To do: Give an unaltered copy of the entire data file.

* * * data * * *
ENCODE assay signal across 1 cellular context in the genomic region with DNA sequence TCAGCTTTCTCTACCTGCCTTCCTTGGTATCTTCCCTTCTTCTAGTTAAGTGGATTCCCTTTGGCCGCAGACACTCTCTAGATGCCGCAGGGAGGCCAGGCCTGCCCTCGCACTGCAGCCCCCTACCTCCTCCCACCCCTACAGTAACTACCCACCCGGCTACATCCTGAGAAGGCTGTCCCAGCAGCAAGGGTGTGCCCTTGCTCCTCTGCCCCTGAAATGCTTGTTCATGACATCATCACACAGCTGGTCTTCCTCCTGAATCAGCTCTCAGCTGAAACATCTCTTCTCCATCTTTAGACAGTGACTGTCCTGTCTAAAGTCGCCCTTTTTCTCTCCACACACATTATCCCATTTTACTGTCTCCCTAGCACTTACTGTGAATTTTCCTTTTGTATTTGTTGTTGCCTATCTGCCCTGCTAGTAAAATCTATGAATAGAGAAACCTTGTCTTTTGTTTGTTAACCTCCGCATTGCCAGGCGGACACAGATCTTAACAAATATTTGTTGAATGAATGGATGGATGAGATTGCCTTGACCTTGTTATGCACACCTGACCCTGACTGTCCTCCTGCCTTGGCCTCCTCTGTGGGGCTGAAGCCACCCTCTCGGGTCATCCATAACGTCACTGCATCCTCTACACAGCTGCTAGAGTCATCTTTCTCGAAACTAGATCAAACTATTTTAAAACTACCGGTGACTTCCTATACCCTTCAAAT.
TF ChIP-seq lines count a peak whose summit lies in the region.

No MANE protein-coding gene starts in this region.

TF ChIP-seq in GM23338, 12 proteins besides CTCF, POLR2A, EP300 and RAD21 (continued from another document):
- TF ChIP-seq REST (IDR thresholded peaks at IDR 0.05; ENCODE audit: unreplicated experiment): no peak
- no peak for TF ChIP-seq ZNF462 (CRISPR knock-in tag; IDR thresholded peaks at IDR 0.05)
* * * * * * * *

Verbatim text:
ENCODE assay signal across 1 cellular context in the genomic region with DNA sequence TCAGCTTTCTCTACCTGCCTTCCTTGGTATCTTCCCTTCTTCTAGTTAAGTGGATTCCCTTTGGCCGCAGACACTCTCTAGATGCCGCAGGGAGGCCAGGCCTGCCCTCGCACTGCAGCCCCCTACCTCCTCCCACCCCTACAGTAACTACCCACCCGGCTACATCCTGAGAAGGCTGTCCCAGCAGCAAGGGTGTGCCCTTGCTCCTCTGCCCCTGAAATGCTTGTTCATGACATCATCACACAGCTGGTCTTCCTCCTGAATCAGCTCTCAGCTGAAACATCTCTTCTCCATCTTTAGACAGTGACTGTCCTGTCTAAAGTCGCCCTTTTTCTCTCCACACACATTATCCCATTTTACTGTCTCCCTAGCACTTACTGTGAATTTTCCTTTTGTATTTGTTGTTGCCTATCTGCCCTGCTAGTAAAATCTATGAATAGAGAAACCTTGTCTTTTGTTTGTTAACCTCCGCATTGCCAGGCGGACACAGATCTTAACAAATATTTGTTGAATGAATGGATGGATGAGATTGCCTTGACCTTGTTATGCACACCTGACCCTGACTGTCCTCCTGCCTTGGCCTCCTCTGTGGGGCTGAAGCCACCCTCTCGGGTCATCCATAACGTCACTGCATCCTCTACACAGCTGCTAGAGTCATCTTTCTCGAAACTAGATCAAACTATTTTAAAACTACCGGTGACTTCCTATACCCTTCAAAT.
TF ChIP-seq lines count a peak whose summit lies in the region.

No MANE protein-coding gene starts in this region.

TF ChIP-seq in GM23338, 12 proteins besides CTCF, POLR2A, EP300 and RAD21 (continued from another document):
- TF ChIP-seq REST (IDR thresholded peaks at IDR 0.05; ENCODE audit: unreplicated experiment): no peak
- no peak for TF ChIP-seq ZNF462 (CRISPR knock-in tag; IDR thresholded peaks at IDR 0.05)